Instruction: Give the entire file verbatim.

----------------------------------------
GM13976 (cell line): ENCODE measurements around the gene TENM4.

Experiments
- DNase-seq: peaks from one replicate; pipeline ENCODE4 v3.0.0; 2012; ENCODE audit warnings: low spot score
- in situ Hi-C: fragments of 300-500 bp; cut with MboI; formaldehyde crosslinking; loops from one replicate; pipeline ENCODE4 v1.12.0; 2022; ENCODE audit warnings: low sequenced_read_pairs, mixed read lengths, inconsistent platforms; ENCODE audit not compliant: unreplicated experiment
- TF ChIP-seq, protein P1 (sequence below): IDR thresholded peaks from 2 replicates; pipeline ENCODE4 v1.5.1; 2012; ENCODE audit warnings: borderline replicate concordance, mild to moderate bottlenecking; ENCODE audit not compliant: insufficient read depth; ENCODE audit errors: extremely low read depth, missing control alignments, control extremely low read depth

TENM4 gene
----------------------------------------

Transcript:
GM13976 (cell line): ENCODE measurements around the gene TENM4.

Experiments
- DNase-seq: peaks from one replicate; pipeline ENCODE4 v3.0.0; 2012; ENCODE audit warnings: low spot score
- in situ Hi-C: fragments of 300-500 bp; cut with MboI; formaldehyde crosslinking; loops from one replicate; pipeline ENCODE4 v1.12.0; 2022; ENCODE audit warnings: low sequenced_read_pairs, mixed read lengths, inconsistent platforms; ENCODE audit not compliant: unreplicated experiment
- TF ChIP-seq, protein P1 (sequence below): IDR thresholded peaks from 2 replicates; pipeline ENCODE4 v1.5.1; 2012; ENCODE audit warnings: borderline replicate concordance, mild to moderate bottlenecking; ENCODE audit not compliant: insufficient read depth; ENCODE audit errors: extremely low read depth, missing control alignments, control extremely low read depth

TENM4 gene